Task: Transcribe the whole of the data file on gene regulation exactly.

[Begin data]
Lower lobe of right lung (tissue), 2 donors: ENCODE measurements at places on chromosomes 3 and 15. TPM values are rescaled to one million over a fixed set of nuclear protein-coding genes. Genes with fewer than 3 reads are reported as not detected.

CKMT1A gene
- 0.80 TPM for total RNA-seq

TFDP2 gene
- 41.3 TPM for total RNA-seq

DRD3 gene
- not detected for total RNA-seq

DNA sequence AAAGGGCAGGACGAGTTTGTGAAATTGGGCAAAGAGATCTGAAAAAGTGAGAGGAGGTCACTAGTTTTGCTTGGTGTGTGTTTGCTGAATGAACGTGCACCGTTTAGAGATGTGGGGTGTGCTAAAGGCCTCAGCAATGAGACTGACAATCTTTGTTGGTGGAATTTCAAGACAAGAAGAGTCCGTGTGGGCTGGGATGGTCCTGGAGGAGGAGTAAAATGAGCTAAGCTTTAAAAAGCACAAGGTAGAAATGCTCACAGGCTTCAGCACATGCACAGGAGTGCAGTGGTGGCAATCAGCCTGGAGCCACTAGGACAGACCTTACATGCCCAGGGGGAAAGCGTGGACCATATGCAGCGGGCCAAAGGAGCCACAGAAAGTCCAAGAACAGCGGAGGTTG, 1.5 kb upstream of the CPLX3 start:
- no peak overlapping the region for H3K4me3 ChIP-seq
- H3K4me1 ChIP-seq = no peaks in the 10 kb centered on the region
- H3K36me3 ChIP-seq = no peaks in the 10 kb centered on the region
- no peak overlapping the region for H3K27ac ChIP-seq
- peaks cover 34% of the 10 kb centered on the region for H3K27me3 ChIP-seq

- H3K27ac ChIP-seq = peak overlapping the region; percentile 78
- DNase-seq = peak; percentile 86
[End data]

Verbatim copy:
Lower lobe of right lung (tissue), 2 donors: ENCODE measurements at places on chromosomes 3 and 15. TPM values are rescaled to one million over a fixed set of nuclear protein-coding genes. Genes with fewer than 3 reads are reported as not detected.

CKMT1A gene
- 0.80 TPM for total RNA-seq

TFDP2 gene
- 41.3 TPM for total RNA-seq

DRD3 gene
- not detected for total RNA-seq

DNA sequence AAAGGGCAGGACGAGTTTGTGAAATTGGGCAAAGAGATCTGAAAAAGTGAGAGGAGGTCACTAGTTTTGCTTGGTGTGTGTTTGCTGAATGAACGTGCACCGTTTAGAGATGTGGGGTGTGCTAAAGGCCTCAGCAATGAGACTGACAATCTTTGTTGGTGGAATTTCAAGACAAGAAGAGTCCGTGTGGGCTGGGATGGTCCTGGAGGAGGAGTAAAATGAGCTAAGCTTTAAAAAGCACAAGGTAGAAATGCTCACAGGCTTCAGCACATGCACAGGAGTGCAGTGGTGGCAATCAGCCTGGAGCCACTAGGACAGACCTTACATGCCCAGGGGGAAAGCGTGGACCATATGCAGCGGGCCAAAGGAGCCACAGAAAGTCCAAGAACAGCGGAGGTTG, 1.5 kb upstream of the CPLX3 start:
- no peak overlapping the region for H3K4me3 ChIP-seq
- H3K4me1 ChIP-seq = no peaks in the 10 kb centered on the region
- H3K36me3 ChIP-seq = no peaks in the 10 kb centered on the region
- no peak overlapping the region for H3K27ac ChIP-seq
- peaks cover 34% of the 10 kb centered on the region for H3K27me3 ChIP-seq

- H3K27ac ChIP-seq = peak overlapping the region; percentile 78
- DNase-seq = peak; percentile 86